Heat pump sales grew in Europe in 2020

According to the latest market report by European Heat Pump Association (EHPA), heat pump sales grew by +7.4% in 2020, offering benefits both in terms of greenhouse gas emission reductions and employment.

The market report by the European Heat Pump Association (EHPA) covers 21 European countries. Among those countries, the total heat pump stock currently amounts to 14.86 million units. Between 2019 and 2020, heat pump sales grew by +7.4%.  


87% of the European market volume was sold in only ten countries. The five biggest European heat pump markets in 2020 were France (394 129 units sold; -0.7%), Italy (232 834; +12.2%), Germany (140 390; +37.2%), Spain (127 856; -0.2%), and Sweden (107 723; +4.4%). Three countries recorded the highest percentages of increase in sales: Germany (38 040, +37.2%), Italy (25 324, +12.2%) and Poland (18 504, +43.8%). The Nordic countries show the biggest market penetration for heat pumps in the building stock and in the renovation sector. Sales grew in Sweden, Denmark and Finland, while they decreased in Norway where the market is maturing. 


Although the EHPA report focuses primarily on heat pumps providing heating or sanitary hot water, the detailed sales volumes for 2020 also include VRF (Variable Refrigerant Flow) units which are designed for heating and air conditioning. 


Table. Overview of product types among heat pump sold in 2020 according to the EHPA market report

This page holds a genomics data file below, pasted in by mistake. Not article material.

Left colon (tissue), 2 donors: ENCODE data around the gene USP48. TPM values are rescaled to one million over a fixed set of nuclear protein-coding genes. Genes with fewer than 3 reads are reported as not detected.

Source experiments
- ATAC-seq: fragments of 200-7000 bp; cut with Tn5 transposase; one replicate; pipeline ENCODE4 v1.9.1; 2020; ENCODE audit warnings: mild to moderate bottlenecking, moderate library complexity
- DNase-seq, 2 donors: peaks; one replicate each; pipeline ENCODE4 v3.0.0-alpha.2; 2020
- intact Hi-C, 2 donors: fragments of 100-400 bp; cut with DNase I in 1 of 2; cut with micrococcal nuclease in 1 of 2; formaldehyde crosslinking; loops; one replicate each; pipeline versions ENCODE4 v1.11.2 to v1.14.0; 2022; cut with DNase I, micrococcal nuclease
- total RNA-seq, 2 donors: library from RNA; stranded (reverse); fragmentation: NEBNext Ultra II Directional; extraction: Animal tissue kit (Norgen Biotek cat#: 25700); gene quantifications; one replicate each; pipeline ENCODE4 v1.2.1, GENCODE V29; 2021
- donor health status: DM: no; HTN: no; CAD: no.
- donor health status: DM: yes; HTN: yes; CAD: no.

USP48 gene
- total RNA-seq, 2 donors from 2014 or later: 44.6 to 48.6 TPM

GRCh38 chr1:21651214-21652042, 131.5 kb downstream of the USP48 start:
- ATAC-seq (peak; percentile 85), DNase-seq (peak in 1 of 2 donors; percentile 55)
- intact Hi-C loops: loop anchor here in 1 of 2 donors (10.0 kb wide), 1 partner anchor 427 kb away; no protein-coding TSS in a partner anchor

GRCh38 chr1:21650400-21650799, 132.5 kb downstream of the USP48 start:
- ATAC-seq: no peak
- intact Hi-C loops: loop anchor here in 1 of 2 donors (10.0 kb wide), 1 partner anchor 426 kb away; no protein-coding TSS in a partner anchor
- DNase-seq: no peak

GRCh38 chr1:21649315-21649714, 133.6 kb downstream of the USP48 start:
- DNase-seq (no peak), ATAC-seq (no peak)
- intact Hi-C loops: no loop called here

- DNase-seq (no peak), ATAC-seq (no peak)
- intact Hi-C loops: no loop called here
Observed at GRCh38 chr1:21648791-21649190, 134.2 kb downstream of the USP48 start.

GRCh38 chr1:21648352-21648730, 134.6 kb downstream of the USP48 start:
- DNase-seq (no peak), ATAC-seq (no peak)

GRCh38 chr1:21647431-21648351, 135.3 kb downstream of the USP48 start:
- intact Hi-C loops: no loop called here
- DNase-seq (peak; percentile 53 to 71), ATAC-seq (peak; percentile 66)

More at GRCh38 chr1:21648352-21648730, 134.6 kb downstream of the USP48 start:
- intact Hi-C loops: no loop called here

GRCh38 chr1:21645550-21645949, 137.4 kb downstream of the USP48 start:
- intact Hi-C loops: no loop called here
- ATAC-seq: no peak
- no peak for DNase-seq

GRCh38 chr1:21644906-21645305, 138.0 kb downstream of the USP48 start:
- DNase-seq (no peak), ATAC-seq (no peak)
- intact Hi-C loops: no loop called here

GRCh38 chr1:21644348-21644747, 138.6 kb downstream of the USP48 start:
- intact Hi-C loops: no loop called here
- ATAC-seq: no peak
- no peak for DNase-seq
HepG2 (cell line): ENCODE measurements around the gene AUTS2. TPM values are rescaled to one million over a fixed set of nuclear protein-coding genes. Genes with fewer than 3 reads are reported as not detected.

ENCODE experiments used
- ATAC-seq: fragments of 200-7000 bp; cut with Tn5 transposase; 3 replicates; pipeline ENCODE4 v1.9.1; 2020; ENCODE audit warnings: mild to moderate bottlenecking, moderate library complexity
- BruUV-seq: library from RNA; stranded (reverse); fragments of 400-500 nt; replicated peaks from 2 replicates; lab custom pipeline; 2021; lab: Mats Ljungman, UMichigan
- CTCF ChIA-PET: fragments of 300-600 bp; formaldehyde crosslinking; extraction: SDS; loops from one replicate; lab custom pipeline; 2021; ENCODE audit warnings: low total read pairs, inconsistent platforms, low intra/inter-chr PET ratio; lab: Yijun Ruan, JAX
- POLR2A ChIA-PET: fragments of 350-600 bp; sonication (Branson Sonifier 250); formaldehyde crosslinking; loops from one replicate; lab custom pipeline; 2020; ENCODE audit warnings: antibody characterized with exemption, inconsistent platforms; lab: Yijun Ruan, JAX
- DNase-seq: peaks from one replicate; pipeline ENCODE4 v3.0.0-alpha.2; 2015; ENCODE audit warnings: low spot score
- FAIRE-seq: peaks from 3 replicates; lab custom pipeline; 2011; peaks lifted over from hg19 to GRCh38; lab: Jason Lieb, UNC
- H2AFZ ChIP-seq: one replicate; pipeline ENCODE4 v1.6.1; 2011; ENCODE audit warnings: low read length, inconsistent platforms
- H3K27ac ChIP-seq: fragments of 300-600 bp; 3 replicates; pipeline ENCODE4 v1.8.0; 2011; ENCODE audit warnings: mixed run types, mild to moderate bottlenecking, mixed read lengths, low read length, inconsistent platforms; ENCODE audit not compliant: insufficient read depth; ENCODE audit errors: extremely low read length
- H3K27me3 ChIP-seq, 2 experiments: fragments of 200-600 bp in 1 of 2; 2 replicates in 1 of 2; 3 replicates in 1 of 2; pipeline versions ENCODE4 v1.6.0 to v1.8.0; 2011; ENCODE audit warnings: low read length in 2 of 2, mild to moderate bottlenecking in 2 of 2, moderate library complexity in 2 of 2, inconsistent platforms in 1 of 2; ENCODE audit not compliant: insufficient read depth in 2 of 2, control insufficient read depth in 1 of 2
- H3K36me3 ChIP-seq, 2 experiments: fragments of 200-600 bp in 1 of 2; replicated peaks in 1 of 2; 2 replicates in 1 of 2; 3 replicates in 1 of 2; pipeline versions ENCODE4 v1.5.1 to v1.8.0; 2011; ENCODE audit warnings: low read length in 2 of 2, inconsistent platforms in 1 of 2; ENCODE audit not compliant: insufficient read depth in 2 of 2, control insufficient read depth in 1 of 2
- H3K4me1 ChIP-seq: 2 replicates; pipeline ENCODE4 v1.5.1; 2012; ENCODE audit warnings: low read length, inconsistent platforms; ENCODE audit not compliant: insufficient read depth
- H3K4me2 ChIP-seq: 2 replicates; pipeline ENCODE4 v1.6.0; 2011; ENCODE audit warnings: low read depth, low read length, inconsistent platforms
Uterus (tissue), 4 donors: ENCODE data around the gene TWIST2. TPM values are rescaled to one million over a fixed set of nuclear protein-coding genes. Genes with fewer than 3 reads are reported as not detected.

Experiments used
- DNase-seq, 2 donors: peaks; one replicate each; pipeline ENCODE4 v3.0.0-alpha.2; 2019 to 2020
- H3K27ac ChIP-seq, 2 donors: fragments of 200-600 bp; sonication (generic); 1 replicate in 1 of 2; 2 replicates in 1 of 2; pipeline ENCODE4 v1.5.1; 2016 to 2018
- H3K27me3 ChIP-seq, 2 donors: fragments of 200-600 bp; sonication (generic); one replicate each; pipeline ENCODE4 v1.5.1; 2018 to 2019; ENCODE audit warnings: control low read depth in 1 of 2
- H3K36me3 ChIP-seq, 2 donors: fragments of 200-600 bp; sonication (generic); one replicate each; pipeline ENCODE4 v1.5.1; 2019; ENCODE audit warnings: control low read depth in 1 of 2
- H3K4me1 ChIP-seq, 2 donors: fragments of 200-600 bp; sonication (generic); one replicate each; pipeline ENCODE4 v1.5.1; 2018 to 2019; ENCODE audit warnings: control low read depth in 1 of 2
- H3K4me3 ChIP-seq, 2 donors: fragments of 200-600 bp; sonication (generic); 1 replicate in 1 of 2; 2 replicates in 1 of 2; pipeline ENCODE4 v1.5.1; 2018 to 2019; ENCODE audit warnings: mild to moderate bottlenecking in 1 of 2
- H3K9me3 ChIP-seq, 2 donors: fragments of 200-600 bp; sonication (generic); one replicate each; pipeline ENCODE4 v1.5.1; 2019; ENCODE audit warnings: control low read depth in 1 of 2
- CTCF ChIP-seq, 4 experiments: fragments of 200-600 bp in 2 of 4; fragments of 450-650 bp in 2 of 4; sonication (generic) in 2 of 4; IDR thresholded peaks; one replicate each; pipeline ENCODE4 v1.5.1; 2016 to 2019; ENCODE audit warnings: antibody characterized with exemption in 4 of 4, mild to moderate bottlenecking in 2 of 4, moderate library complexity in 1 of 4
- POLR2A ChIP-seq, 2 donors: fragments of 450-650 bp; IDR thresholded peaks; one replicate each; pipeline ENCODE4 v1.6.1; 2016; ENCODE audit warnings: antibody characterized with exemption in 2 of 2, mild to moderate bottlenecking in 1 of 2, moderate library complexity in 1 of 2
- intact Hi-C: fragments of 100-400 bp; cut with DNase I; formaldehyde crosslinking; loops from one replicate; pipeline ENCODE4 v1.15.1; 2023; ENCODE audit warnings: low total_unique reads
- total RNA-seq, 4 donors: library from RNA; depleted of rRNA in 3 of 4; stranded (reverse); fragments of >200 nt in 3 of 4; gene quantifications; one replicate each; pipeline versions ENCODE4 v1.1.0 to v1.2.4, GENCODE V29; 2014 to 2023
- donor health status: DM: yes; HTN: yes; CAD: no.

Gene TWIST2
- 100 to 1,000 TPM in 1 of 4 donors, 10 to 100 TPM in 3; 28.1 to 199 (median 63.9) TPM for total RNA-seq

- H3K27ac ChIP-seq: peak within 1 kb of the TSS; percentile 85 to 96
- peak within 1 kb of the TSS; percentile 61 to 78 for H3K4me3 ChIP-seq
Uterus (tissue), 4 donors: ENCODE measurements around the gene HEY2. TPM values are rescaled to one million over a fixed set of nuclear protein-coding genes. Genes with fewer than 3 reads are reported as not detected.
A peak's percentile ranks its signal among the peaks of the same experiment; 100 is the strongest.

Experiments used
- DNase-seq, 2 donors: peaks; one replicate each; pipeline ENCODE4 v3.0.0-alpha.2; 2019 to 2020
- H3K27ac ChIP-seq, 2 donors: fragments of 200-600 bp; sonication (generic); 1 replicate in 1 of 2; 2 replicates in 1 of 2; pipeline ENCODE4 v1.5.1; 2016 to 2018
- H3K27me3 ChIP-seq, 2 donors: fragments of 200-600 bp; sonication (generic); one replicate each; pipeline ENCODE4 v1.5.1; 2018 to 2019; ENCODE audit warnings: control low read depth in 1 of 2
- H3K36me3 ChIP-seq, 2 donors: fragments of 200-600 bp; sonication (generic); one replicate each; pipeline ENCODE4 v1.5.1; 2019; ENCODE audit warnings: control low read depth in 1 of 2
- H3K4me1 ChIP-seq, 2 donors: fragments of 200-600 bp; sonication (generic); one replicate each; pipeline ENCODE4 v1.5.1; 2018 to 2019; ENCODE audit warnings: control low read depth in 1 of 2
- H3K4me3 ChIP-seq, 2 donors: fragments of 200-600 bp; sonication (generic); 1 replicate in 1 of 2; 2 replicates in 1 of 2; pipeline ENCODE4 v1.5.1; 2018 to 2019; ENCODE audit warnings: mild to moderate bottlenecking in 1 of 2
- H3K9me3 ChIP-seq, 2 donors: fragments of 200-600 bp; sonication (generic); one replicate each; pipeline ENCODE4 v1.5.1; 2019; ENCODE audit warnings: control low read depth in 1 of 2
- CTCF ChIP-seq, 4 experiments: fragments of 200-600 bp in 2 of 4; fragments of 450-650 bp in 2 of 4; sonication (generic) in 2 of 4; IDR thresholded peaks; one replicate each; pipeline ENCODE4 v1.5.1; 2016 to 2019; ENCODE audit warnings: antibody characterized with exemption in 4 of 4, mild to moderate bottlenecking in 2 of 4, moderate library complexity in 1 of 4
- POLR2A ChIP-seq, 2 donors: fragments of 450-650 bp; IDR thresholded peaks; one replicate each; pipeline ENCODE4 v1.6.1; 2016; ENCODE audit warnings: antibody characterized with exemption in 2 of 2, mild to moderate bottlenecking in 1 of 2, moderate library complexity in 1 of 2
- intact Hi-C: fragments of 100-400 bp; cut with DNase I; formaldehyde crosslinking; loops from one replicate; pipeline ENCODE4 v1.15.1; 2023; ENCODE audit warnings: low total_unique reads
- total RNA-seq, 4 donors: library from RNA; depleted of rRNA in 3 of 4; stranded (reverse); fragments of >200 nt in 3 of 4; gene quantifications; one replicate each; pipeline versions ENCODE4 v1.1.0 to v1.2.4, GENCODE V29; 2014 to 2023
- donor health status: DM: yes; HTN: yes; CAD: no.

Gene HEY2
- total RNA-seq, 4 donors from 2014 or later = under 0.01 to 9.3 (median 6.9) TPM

* A hybrid heat pump is the combination of a heat pump and a fossil fuel-based boiler that has a controller between both heaters.
    Total sales volume

Relative change compared to 2019 

Space heating 


1 421 585 



Hydronic distribution  
(Air/water, Water/water, Brine/water, Direct expansion/water, Others) 

730 723 



Exhaust air 

26 123 



Air/air with heating function 

608 696  




56 043 


Sanitary hot water

185 489 


District heating


Industrial heat pumps



Thermally driven heat pumps



Hybrid heat pumps*

11 264 




1 619 309 




EHPA estimates that the heat pump stock avoided 41.07 Mt of CO2 emissions in 2020. CO2 emission savings are calculated by comparing emissions from a heat pump to those of a gas-condensing boiler. 


From a labour perspective, the heat pump sector employs a well-educated work force in the areas of R&D, components and heat pump manufacturing, installation (including drilling), service and maintenance. There were about 89 784 employees in the European heat pump industry in 2020. 


According to the EHPA, three factors can explain the European heat pump market growth: 

  • Technological progress. Heat pumps today cover a wide temperature range, making their installation possible in a much larger share of buildings than a decade ago. 
  • Energy transition in the building sector. Policy makers are looking at heat pumps due to the need to accelerate the energy transition in the heating and air conditioning sector. Indeed, building standards limit maximum heat demand per m2, mandate the integration of renewable energy and favour smart buildings. Market development is often facilitated by institutional subsidies. 
  • Lower costs. Growing sales numbers result in lower production costs at the component and the product level. Furthermore, the fast decline of the production cost of PV systems also influences the heating market: using self-produced electricity in combination with a heat pump system provides a very low-cost energy source for buildings. 


The full report with detailed country statistics is available at: https://www.ehpa.org/market-data/market-report-2021/

IIR members benefit from a 15% discount on the European heat pump market and statistics report 2021. Click here to download the order form for IIR members.